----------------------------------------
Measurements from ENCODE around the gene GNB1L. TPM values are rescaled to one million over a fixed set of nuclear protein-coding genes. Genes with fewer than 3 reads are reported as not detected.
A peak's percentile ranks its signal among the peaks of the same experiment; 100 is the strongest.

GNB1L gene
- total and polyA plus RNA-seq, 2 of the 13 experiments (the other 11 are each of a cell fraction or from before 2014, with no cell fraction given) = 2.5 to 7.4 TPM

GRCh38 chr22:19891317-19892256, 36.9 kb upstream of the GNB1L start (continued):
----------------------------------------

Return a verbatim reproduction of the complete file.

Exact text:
Measurements from ENCODE around the gene GNB1L. TPM values are rescaled to one million over a fixed set of nuclear protein-coding genes. Genes with fewer than 3 reads are reported as not detected.
A peak's percentile ranks its signal among the peaks of the same experiment; 100 is the strongest.

GNB1L gene
- total and polyA plus RNA-seq, 2 of the 13 experiments (the other 11 are each of a cell fraction or from before 2014, with no cell fraction given) = 2.5 to 7.4 TPM

GRCh38 chr22:19891317-19892256, 36.9 kb upstream of the GNB1L start (continued):